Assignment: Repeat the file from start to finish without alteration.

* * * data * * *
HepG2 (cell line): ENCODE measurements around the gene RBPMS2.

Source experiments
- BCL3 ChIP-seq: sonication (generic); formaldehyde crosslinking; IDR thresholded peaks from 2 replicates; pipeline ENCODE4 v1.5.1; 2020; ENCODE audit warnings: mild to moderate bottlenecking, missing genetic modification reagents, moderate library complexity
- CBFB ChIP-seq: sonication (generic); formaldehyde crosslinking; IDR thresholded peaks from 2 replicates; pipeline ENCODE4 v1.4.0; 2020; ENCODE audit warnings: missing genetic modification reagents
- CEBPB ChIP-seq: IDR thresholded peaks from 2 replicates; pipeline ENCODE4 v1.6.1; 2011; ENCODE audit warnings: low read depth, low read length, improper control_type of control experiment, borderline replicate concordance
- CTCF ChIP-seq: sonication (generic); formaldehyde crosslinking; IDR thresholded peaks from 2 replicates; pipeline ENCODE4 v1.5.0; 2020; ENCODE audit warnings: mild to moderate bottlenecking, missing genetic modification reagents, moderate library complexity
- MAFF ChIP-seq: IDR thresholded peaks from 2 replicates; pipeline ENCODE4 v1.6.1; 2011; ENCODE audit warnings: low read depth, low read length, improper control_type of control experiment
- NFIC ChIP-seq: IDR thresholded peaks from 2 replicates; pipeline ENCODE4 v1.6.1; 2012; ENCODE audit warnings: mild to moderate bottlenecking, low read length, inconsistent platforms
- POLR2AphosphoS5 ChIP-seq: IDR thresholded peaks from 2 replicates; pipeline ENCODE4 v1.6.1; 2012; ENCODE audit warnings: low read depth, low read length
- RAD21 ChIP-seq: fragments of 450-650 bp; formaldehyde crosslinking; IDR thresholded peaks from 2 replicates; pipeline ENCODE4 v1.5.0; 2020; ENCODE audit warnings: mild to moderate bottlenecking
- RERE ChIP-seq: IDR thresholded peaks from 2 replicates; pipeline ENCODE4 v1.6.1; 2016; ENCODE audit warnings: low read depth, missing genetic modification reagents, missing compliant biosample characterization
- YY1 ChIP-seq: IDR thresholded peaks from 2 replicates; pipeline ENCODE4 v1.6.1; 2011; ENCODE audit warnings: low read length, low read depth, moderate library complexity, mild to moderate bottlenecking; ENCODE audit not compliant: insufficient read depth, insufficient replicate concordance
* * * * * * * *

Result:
HepG2 (cell line): ENCODE measurements around the gene RBPMS2.

Source experiments
- BCL3 ChIP-seq: sonication (generic); formaldehyde crosslinking; IDR thresholded peaks from 2 replicates; pipeline ENCODE4 v1.5.1; 2020; ENCODE audit warnings: mild to moderate bottlenecking, missing genetic modification reagents, moderate library complexity
- CBFB ChIP-seq: sonication (generic); formaldehyde crosslinking; IDR thresholded peaks from 2 replicates; pipeline ENCODE4 v1.4.0; 2020; ENCODE audit warnings: missing genetic modification reagents
- CEBPB ChIP-seq: IDR thresholded peaks from 2 replicates; pipeline ENCODE4 v1.6.1; 2011; ENCODE audit warnings: low read depth, low read length, improper control_type of control experiment, borderline replicate concordance
- CTCF ChIP-seq: sonication (generic); formaldehyde crosslinking; IDR thresholded peaks from 2 replicates; pipeline ENCODE4 v1.5.0; 2020; ENCODE audit warnings: mild to moderate bottlenecking, missing genetic modification reagents, moderate library complexity
- MAFF ChIP-seq: IDR thresholded peaks from 2 replicates; pipeline ENCODE4 v1.6.1; 2011; ENCODE audit warnings: low read depth, low read length, improper control_type of control experiment
- NFIC ChIP-seq: IDR thresholded peaks from 2 replicates; pipeline ENCODE4 v1.6.1; 2012; ENCODE audit warnings: mild to moderate bottlenecking, low read length, inconsistent platforms
- POLR2AphosphoS5 ChIP-seq: IDR thresholded peaks from 2 replicates; pipeline ENCODE4 v1.6.1; 2012; ENCODE audit warnings: low read depth, low read length
- RAD21 ChIP-seq: fragments of 450-650 bp; formaldehyde crosslinking; IDR thresholded peaks from 2 replicates; pipeline ENCODE4 v1.5.0; 2020; ENCODE audit warnings: mild to moderate bottlenecking
- RERE ChIP-seq: IDR thresholded peaks from 2 replicates; pipeline ENCODE4 v1.6.1; 2016; ENCODE audit warnings: low read depth, missing genetic modification reagents, missing compliant biosample characterization
- YY1 ChIP-seq: IDR thresholded peaks from 2 replicates; pipeline ENCODE4 v1.6.1; 2011; ENCODE audit warnings: low read length, low read depth, moderate library complexity, mild to moderate bottlenecking; ENCODE audit not compliant: insufficient read depth, insufficient replicate concordance